The head of Israel's Mossad and its acting national security adviser made a secret visit to Washington D.C. two weeks ago and met with senior aides to President Donald Trump to coordinate policy between the Israeli government and the new U.S. administration, a senior official in Jerusalem said.
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Mossad chief Yossi Cohen and acting National Security Adviser Jacob Nagel met with Trump's National Security Adviser Gen. Michael Flynn and other officials in the new administration two days before the president's January 20 inauguration.
The meeting between Cohen and Nagel was the second of its kind since Trump's election, with the first taking place in the beginning of December. Israel's ambassador to the U.S., Ron Dermer, joined the meetings during both visits.
The talks focused on Iran, the situation in Syria and the Israeli-Palestinian conflict. The officials exchanged opinions and information as part of the new U.S. administration's efforts to devise policies on these issues, according to a senior Jerusalem official. Prime Minister Benjamin Netanyahu's bureau confirmed that Cohen and Nagel visited Washington and met with Flynn but would not provide details on the talks.
Overnight Thursday, the White House published its first a statement regarding settlement construction following a string of decisions by Israel to advance the construction of over 6,000 housing units in the West Bank and East Jerusalem. The statement also followed Prime Minister Benjamin Netanyahu's announcement that he would advance the establishment a new settlement – the first in some 20 years – to house the settlers evacuated from the outpost of Amona, taken down last week after years of delays.
The White House released the statement two hours after the Jerusalem Post published a report citing senior White House officials as saying that Israel didn't inform the Trump administration ahead of time about plans to announce construction over the past two weeks, and that these announcements undermine Trump's efforts to promote the peace process. Senior officials in Jerusalem confirmed that this week's announcement of plans to build 3,000 housing units in the West Bank wasn't coordinated with the White House.
The official White House statement, which was signed by press secretary Sean Spicer, said that expanding the settlements in the West Bank could impede the Israeli-Palestinian peace process.
"The American desire for peace between the Israelis and the Palestinians has remained unchanged for 50 years," the statement said. "While we don’t believe the existence of settlements is an impediment to peace, the construction of new settlements or the expansion of existing settlements beyond their current borders may not be helpful in achieving that goal.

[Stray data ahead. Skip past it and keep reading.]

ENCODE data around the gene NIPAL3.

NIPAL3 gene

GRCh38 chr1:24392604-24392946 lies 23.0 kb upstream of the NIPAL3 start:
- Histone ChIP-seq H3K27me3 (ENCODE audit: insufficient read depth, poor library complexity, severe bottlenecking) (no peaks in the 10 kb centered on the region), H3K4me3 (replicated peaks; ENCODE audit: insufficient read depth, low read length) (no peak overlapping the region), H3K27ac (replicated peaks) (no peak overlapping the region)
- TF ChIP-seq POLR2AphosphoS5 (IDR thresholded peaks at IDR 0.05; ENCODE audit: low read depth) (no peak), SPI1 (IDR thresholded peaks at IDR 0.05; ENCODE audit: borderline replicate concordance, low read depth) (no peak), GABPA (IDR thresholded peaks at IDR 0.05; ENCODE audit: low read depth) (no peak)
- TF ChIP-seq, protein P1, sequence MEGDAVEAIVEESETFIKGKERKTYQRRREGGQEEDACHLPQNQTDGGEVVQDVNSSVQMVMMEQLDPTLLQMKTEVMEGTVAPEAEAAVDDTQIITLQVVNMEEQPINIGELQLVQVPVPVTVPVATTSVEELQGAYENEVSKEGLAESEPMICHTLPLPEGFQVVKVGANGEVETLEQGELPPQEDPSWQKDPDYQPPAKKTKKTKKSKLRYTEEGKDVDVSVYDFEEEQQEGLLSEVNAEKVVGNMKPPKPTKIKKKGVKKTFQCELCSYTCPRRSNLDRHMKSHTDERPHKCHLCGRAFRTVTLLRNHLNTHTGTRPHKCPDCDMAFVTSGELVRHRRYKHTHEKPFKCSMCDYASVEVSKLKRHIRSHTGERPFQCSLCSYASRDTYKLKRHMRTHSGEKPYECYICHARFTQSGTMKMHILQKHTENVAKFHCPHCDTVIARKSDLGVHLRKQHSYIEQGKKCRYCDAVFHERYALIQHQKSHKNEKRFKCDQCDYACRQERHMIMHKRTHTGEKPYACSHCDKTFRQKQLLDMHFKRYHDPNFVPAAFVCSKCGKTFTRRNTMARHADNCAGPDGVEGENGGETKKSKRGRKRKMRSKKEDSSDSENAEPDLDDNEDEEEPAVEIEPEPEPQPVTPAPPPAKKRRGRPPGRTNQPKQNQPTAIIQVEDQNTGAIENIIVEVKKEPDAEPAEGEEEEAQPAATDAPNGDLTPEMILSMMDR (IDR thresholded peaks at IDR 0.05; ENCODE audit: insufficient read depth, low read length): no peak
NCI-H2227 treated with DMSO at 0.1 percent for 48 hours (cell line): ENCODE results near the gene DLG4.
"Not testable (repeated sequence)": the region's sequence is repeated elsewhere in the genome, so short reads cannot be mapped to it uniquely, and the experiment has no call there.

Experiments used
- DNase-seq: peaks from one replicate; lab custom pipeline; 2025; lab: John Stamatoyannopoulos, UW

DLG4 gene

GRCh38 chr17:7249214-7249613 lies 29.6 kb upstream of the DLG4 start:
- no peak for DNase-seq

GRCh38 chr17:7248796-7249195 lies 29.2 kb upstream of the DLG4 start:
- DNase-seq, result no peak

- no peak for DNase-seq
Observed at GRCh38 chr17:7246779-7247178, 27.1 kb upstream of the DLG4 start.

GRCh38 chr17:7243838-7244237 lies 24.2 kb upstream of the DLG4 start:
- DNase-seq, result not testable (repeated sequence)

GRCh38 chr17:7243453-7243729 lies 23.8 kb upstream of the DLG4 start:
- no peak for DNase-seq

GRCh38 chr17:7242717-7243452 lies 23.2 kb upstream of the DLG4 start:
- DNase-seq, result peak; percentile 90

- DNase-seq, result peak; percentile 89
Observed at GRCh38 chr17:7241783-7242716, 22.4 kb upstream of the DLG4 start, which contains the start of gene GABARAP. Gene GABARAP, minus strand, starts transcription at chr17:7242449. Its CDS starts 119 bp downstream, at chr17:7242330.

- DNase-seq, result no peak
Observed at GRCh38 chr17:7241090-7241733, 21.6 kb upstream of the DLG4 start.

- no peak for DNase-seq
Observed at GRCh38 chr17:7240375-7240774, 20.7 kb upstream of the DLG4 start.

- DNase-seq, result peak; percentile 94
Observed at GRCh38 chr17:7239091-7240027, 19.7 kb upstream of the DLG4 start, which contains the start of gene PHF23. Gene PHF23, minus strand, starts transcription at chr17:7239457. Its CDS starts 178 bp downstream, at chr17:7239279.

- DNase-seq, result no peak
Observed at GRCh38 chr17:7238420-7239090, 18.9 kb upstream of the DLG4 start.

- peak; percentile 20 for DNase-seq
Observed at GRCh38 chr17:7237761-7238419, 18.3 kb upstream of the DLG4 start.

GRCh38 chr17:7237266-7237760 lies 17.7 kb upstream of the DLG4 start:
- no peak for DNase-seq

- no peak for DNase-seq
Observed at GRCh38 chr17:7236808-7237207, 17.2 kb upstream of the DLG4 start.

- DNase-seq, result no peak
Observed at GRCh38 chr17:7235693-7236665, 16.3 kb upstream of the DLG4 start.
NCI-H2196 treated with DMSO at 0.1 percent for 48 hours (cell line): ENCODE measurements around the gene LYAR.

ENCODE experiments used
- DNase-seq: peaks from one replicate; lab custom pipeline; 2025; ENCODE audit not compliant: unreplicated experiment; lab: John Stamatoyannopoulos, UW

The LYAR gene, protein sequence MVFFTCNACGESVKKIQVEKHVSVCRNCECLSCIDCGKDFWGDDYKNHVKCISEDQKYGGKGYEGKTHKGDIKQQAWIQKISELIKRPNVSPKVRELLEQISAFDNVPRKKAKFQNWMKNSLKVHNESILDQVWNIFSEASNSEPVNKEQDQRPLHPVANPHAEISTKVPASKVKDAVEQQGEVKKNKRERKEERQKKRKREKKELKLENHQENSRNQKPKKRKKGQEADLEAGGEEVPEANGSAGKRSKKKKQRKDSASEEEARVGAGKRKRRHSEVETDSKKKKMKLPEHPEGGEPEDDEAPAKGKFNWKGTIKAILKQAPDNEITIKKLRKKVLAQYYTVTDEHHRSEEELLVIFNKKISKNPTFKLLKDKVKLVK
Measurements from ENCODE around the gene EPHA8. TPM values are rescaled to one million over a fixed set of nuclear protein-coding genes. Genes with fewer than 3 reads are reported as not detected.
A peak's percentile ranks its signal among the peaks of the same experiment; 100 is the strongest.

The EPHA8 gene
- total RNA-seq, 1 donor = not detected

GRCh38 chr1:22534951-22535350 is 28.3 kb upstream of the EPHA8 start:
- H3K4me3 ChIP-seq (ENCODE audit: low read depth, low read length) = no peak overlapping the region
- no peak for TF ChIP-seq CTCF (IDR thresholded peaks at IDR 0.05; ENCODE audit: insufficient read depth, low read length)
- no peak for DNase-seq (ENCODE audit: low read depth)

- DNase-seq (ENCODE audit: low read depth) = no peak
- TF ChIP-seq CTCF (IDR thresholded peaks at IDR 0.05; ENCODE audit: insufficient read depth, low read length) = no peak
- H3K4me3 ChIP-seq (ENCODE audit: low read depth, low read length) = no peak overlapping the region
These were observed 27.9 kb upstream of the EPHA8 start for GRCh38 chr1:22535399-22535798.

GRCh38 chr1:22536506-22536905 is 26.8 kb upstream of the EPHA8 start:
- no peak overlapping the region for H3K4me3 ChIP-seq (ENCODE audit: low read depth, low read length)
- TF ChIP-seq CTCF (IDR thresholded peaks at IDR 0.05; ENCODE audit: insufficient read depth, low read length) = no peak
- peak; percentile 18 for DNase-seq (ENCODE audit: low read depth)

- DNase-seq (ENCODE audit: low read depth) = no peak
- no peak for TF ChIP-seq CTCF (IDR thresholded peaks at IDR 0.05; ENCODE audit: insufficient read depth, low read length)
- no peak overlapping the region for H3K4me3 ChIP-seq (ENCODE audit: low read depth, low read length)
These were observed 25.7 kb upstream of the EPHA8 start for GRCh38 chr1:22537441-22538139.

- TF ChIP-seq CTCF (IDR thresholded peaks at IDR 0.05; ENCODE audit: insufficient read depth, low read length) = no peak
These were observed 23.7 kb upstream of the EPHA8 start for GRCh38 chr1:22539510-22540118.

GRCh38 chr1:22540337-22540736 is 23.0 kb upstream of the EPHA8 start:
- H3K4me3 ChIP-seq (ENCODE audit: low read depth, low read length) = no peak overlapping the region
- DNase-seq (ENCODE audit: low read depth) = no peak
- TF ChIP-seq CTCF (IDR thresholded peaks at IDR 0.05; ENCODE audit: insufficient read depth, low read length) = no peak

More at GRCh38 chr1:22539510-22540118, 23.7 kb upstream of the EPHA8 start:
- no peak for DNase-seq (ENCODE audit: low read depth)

"As the president has expressed many times, he hopes to achieve peace throughout the Middle East region," the statement continued. "The Trump administration has not taken an official position on settlement activity and looks forward to continuing discussions, including with Prime Minister Netanyahu when he visits with President Trump later this month."
On Thursday, shortly before the White House released its statement, Secretary of State Rex Tillerson and Netanyahu held their first phone call. The U.S. State Department did not provide details about the conversation. The Prime Minister's Office offered a brief response to the White House statement, saying that Netanyahu will discuss various issues with Trump during their February 15 meeting in Washington, including the settlements.
The prime minister promised security cabinet ministers to hold a session before he leaves in order to devise the policy he is to present to the U.S. president. On Friday, the cabinet convened for a long meeting during which the ministers heard the annual intelligence assessment compiled by the Military Intelligence, Mossad and Foreign Ministry. According to a source who took part in the meeting but asked to remain anonymous, diplomatic issues that are to be discussed with Trump didn't come up.
Netanyahu will travel to London on Sunday afternoon and will meet with his British counterpart Theresa May on Monday – their first meeting since she became premier last summer. A spokesman for May told reporters on Thursday that she is expected to tell Netanyahu that the British government's stance is that continued settlement construction undermines the trust required for the advancement of the peace process and the achievement of the two-state solution.